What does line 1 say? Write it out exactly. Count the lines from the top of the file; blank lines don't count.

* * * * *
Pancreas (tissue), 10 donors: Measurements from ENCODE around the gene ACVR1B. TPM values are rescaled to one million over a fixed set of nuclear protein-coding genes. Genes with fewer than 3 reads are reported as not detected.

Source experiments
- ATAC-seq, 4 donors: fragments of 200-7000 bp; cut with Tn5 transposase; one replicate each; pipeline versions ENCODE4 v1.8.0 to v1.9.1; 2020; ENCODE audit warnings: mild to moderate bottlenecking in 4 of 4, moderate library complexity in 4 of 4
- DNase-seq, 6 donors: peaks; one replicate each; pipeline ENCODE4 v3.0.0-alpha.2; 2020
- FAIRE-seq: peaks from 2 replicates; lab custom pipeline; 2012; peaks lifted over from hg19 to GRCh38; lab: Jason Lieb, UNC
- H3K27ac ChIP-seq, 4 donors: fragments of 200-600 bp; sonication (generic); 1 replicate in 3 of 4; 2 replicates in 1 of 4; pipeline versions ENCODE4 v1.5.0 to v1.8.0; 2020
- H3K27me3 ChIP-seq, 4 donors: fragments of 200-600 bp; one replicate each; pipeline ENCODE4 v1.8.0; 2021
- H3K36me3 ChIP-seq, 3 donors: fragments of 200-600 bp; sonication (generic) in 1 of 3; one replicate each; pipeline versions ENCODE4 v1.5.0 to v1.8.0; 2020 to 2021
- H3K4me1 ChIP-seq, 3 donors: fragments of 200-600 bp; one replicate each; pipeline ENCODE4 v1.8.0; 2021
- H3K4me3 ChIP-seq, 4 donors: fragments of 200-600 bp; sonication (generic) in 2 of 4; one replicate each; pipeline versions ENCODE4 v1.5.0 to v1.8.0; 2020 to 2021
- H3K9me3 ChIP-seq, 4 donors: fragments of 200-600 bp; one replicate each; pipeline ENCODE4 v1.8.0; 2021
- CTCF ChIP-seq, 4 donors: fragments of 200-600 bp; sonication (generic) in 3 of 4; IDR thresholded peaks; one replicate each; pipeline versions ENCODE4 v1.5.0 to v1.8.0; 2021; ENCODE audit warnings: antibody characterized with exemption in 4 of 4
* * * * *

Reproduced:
Pancreas (tissue), 10 donors: Measurements from ENCODE around the gene ACVR1B. TPM values are rescaled to one million over a fixed set of nuclear protein-coding genes. Genes with fewer than 3 reads are reported as not detected.